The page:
Guyana looks set to soon join the ranks of oil producing nations. ExxonMobil has announced that its highly anticipated Liza-2 appraisal well has confirmed the discovery of a world-class, highquality oil reservoir offshore Guyana.
According to ExxonMobil, the potential recoverable resource is in the range of 800 million to 1.4 billion oil-equivalent barrels. Within the oil industry, anything over 500 million barrels of recoverable resources is considered a giant field. The well is the second on the 6.6 million acre Stabroek block and was drilled to 17,963 feet. This find builds on the success of their 2015 Liza-1 wildcat exploration well.
Dr Krishna Persad, one of Trinidad and Tobago’s most respected geologists, explains that the recent find helps confirm the theory that the northern flank of South America is a mirror of the highly prospective Tano basin offshore Ghana and holds significant further potential for oil and gas discoveries. According to Dr Persad, the geological setting for the reservoir is an aulacogen (a geological feature) known as the Takutu Graben.
With prospective oil production of over 200,000 barrels per day from the field, the find looks likely to transform the fortunes of Guyana, the second poorest country in the Caribbean region (after Haiti). The potential volumes of oil production in Guyana are comparable to the peak of oil production in Trinidad and Tobago in the early 1980s, though Guyana has a population of approximately one quarter of their Caribbean neighbour.
While the composition of the petroleum find is yet to be announced, Dr Persad explains that an oil reservoir of this size could produce an additional 300 million standard cubic feet per day (mscf/d) of natural gas. If brought ashore, this natural gas production could be fed into electricity generation to help spur additional industrial development in Guyana, which until now has mainly relied on expensive, imported diesel for electricity generation. There are significant quantities of mineral resources available in Guyana that require cheap and reliable energy to be transformed into higher value products, for example, silica sands for glass or photovoltaic cell manufacturing. Alternatively, there are various floating options that can be utilised to monetise the gas offshore.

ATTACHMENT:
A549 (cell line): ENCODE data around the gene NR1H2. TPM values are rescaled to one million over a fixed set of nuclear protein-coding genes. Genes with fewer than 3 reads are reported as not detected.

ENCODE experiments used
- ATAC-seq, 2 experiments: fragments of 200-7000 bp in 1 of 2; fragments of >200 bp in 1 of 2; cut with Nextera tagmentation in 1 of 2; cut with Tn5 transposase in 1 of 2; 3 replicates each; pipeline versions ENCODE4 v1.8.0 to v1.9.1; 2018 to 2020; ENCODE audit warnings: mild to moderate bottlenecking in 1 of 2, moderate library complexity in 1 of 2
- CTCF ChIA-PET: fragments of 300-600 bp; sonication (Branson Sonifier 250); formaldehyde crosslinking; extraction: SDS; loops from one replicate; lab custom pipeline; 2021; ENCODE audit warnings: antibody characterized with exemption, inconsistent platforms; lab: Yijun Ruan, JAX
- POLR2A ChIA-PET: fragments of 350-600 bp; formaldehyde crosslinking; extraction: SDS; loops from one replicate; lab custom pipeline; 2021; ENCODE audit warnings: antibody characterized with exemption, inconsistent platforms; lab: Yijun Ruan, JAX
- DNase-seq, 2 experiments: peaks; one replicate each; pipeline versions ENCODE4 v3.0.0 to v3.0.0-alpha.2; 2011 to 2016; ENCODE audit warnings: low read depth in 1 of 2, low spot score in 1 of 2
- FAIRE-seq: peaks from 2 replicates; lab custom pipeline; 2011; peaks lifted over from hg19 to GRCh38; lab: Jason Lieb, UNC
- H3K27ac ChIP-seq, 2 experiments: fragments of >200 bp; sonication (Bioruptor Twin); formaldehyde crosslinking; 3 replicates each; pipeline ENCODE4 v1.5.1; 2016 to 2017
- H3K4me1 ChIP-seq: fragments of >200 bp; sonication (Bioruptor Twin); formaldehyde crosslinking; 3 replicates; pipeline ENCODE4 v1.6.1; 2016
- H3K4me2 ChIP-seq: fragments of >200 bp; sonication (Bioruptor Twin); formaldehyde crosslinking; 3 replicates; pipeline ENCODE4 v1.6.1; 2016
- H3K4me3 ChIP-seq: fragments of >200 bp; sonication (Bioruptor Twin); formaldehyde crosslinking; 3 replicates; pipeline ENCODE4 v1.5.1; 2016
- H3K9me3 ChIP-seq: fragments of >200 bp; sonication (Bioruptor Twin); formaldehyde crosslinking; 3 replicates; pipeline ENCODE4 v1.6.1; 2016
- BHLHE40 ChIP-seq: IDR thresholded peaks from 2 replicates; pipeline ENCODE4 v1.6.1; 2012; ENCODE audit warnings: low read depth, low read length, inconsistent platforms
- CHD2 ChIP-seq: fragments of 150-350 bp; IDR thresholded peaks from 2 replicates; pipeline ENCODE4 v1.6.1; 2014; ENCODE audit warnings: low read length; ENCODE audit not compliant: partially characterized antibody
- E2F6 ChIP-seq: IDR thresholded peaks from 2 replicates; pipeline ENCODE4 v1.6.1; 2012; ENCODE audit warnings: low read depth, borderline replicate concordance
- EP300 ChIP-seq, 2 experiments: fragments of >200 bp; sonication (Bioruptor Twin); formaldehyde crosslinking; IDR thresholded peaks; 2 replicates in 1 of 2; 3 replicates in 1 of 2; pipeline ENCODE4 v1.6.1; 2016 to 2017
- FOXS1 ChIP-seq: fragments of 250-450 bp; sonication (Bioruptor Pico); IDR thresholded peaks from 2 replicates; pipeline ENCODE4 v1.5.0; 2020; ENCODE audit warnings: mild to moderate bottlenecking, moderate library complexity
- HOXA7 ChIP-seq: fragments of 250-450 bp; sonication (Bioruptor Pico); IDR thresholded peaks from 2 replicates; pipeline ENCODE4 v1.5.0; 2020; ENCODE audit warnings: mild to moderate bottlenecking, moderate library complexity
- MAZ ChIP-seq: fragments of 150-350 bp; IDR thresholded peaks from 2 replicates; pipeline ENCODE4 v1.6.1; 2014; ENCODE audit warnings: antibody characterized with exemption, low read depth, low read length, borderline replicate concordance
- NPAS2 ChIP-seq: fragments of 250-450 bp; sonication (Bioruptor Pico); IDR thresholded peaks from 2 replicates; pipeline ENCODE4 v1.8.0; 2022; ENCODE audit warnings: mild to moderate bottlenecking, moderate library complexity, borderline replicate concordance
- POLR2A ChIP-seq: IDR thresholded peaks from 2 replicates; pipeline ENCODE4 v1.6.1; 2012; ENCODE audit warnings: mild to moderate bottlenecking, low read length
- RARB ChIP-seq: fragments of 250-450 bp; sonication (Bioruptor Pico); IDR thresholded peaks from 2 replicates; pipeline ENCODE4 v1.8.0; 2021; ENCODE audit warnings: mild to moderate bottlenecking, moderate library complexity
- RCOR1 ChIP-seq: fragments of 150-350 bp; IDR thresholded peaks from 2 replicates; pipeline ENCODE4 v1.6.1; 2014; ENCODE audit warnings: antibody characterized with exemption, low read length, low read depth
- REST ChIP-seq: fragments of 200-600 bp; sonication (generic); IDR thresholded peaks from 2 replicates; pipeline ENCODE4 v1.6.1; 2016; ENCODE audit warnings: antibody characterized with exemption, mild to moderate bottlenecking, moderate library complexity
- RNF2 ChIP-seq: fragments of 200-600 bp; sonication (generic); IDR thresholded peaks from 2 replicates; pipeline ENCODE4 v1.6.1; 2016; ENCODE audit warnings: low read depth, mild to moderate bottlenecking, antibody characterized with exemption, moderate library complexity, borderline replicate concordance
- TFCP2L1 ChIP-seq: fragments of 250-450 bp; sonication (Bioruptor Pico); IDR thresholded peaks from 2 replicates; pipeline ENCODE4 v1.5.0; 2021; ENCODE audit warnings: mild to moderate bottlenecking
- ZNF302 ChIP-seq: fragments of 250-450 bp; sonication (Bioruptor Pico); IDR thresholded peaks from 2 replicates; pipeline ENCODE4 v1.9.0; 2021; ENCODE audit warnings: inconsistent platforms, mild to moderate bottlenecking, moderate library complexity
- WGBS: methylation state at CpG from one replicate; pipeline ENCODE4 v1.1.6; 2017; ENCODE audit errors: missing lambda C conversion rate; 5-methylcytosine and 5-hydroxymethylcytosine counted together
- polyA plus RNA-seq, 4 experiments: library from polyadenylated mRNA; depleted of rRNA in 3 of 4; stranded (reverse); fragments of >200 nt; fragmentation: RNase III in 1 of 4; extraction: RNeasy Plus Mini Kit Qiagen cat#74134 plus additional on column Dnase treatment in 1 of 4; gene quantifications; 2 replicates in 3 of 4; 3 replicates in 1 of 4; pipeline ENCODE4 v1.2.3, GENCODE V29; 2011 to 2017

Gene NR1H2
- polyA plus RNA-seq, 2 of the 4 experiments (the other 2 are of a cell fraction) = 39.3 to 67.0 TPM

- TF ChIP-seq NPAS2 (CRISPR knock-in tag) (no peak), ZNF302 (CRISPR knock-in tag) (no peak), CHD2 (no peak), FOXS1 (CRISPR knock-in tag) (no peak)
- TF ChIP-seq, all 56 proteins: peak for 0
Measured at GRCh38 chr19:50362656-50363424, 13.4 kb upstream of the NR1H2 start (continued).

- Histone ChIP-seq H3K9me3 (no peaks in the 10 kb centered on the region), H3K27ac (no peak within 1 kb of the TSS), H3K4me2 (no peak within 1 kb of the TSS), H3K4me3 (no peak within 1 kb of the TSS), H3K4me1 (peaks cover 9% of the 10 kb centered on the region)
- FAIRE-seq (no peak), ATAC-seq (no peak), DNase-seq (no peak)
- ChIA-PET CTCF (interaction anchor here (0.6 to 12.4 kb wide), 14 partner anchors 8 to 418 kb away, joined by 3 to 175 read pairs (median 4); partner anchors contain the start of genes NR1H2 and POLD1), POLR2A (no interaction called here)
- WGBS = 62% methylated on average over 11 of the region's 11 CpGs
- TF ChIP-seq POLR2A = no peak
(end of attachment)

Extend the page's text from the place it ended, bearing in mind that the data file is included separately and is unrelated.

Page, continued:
ExxonMobil subsidiary, Esso Exploration, along with Production Guyana Limited, is operator of the massive Stabroek block and holds a 45% interest in the asset. Hess Guyana Exploration Limited holds 30% interest and CNOOC Nexen Petroleum Guyana Limited holds 25% interest.
ExxonMobil’s exploration success will certainly spur on interest in Guyana amongst other international oil and gas companies, including companies such as Repsol, Tullow and Anadarko, which already hold offshore acreage in the country. The find may also revive interest in the neighbouring offshore Suriname acreage, where a number of exploration wells have been drilled over the years, without any major success to date.
The lack of infrastructure in Guyana – particularly when it comes to port facilities – means that support for the ExxonMobil drilling programme has been staged out of Trinidad. Trinidad-based service companies are likely to continue to provide many of the services needed by the new petroleum industry in Guyana in the short to medium term.
The Energy Chamber of Trinidad and Tobago has been working with Minister Raphael Trotman and his staff in the Ministry of Natural Resources to bring a trade and investment mission to Guyana during their annual Mining Week, scheduled to take place at the end of August 2016. There is significant excitement about the potential of Guyana in the Trinidad services sector, and about the wider growth potential that may be created by the anticipated significant increases in government finances, once oil production becomes a reality.